- Alleviate low-back pain and improve range of motion.
- Assist with shorter, easier labor for expectant mothers and shorten maternity hospital stays.
- Ease medication dependence.
- Enhance immunity by stimulating lymph flow—the body’s natural defense system.
- Exercise and stretch weak, tight, or atrophied muscles.
- Help athletes of any level prepare for, and recover from, strenuous workouts.
- Improve the condition of the body’s largest organ—the skin.
- Increase joint flexibility.
- Lessen depression and anxiety.
- Promote tissue regeneration, reducing scar tissue and stretch marks.
- Pump oxygen and nutrients into tissues and vital organs, improving circulation.
- Reduce postsurgery adhesions and swelling.
- Reduce spasms and cramping.
- Relax and soften injured, tired, and overused muscles.
- Release endorphins—amino acids that work as the body’s natural painkiller.
- Relieve migraine pain.
Your therapist will greet you, collect a brief health history then discuss the goals of your massage session. The therapist will then guide you to a massage room -- a warm, quiet and peaceful place for you to relax and for your therapist to focus on your needs. Expect to smell relaxing fragrances such as lavender. Expect to hear soft music and other sounds designed to help you clear your mind. There will be a special therapy table that has been specially designed for your comfort.
The therapist will leave the room so that you can undress to your level of comfort relative to the type of massage requested. You will then cover yourself using the linens provided on the therapy table. The therapist will knock and ask for your confirmation that you are ready before re-entering. Then your massage begins.
Communication is key to a good massage. Your therapist will likely ask you if you would like more or less pressure during your massage. But please don't wait for your therapist to solicit your feedback. Feel free at any time to tell your therapist if you need more/less pressure, or more/less attention to a specific area.
When your massage session is over, the therapist will leave the room so that you can get dressed. Get up slowly to give yourself a chance to get oriented and avoid getting light-headed. The therapist will be waiting for you in the lobby to collect payment and offer to set another appointment if you desire. You should drink penty of fluids after your massage.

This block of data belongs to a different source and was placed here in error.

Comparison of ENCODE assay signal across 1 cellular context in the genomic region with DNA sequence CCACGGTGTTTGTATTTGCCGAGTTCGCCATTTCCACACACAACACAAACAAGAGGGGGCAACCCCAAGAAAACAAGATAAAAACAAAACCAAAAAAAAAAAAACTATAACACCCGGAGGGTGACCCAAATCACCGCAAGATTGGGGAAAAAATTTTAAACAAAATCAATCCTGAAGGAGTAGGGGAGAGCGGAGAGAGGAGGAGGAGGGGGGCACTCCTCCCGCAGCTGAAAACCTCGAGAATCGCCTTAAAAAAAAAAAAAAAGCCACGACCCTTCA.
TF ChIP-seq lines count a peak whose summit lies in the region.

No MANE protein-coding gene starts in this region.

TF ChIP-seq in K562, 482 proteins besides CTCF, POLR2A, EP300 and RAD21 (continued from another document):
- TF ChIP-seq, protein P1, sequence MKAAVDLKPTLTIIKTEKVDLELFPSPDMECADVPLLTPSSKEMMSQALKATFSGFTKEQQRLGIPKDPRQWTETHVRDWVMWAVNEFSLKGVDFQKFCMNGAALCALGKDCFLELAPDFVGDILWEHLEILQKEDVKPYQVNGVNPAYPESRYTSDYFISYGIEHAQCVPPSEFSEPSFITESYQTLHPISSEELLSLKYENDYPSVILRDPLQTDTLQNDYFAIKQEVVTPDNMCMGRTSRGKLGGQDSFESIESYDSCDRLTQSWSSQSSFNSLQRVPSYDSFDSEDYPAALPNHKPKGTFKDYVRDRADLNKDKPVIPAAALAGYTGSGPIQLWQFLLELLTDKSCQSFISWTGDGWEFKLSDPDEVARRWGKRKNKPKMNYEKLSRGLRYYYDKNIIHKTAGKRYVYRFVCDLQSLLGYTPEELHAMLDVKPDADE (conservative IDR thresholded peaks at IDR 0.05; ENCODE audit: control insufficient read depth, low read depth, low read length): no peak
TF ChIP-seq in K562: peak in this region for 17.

Following are some additional resources that may be of interest if you are new to massage:
- Associated Bodywork & Massage Professionals: What to Expect
- American Massage Therapy Association: What to Expect at Your Massage Session
- Everything2: What to Expect during a Professional Massage Therapy Session
Most people undress partially or fully for a professional massage session but it is not necessary to undress at all. There are several massage techniques that can be performed while you are dressed although you should definitely wear soft, flexible, loose-fitting clothing. If you prefer not to undress, simply mention this when you call to schedule your massage or when you are first greeted by our therapists and we will work with you to design a session that allows us to help you as much as possible while you are dressed.
We ask that you give us at least 24 hours of notice on changes or cancellations. Our therapists are only in the clinic when they have appointments. They literally plan their personal lives around the times that they have to be in the clinic to see you. The clinic also allocates and reserves resourses for your session. So when you don't show up or wait to the last minute to call to make changes, it is extremely disruptive and costly. We understand that "life happens" so we try to be accommodating when we can. But the bottom line is that you need to be willing to pay for your scheduled sessions if and when you are late, don't show up, or make last-minute changes. It is not fair to the clinic, the therapists, or our other clients for us to foster that behavior, absorb the costs and therfore pass them on to other clients by increasing our rates.